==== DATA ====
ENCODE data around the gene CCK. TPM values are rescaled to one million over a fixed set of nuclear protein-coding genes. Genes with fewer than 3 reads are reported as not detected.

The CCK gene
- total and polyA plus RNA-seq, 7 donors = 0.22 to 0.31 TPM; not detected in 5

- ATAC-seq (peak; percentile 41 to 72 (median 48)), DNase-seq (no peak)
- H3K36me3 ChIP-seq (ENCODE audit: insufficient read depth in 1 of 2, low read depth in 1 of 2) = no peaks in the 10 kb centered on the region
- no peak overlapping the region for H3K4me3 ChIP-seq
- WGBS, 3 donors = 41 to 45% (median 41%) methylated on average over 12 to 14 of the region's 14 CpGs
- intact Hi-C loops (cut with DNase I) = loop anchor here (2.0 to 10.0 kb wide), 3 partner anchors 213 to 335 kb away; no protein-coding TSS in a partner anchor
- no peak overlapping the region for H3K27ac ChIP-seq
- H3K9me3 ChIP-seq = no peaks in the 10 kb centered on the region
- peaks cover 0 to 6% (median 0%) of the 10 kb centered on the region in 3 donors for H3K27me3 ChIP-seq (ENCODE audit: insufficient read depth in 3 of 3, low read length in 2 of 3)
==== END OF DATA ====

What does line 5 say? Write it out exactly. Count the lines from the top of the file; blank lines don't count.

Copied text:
- H3K36me3 ChIP-seq (ENCODE audit: insufficient read depth in 1 of 2, low read depth in 1 of 2) = no peaks in the 10 kb centered on the region